Calgary gives up on Connect card, wants $5M back
Calgary Transit promised riders smart cards to pay fares electronically
The city wants $5 million back after scrapping a plan to offer electronic fares for public transit riders.
The Connect card has been under development for several years now and has been plagued with problems.
Transit director Doug Morgan says they don't know why Schneider Electric can design and operate similar systems in other cities, but can't get its technology to work in Calgary.
"That's the million dollar question," he said."We don't understand. Certainly when we re-engaged them, they were certain they could deliver."
The saga began in 2010 when a Spanish company called Telvent, now owned by Schneider Electric, was chosen to develop the system through a bidding process.
The plan was to give Calgarians the convenience of a tap-and-go fare card that transit users enjoy in many other cities.
Calgary had hundreds of people testing the card back in 2012, but there were software problems. Later that year, the city cancelled the contract and card readers were removed from every bus and C-Train platform.
But staff were convinced the company had fixed the problems and decided to give it another go in 2013, rather than spend more money by going with somebody else.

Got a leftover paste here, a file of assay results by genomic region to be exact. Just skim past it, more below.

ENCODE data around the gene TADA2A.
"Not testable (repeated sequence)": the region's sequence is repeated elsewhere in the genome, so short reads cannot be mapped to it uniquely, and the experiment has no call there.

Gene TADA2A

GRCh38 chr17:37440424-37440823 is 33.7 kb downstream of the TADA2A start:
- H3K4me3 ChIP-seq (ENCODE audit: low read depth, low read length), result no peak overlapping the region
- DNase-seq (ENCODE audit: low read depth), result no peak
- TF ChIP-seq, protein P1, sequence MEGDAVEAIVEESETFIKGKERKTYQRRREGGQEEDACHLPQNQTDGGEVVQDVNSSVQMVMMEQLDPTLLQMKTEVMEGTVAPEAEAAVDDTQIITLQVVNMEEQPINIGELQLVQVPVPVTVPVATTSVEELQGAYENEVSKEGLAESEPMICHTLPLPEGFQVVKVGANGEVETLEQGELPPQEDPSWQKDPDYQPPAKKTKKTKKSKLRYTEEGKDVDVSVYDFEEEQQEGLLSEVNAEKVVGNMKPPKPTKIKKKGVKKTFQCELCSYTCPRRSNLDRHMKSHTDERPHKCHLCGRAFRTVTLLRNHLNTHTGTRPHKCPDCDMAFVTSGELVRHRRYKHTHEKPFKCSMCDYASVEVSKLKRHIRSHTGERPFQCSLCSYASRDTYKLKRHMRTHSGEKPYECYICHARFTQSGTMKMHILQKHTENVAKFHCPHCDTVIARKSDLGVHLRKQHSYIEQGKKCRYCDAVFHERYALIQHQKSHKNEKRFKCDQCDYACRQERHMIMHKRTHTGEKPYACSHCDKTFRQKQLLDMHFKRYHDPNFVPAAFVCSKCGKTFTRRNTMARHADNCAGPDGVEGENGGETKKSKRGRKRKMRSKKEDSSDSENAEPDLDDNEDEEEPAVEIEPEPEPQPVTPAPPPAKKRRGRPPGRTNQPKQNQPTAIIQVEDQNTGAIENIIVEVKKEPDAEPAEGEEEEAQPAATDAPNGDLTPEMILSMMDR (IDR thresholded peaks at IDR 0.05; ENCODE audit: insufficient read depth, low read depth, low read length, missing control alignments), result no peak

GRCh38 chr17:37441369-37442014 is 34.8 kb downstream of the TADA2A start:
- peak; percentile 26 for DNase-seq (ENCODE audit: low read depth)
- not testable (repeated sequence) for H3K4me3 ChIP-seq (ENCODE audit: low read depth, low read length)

The Connect card readers were re-installed and testing resumed last September with plans for the card to go into service by the end of the year. It didn't happen.
City council was briefed on the situation Monday in a closed-door session. The decision to scrap the project was announced Tuesday.
"Calgary Transit will continue to research and monitor advances in fare payment technology to determine the best options for moving forward," said city officials in a news release Tuesday.
"To date, $5 million has been paid to Schneider Electric. Calgary Transit will attempt to recover the money through all legal means necessary."
Mayor Naheed Nenshi doesn't have an answer as to why the card won't work in Calgary.
"For some reason they can't just take these systems that are already in place and just use them in other cities," he said. "It may be that transit authorities are asking for extra features, or there's things that just don't work. But it's absolutely baffling to me."
Nenshi says he is recommending that Calgary Transit hold off on pursuing electronic fare technology for the time being, pointing to the rapid changes in the mobile payment sector.
"Let's see how Google Wallet and Apple Pay work out, and then we may come back at this a few years from now," he said.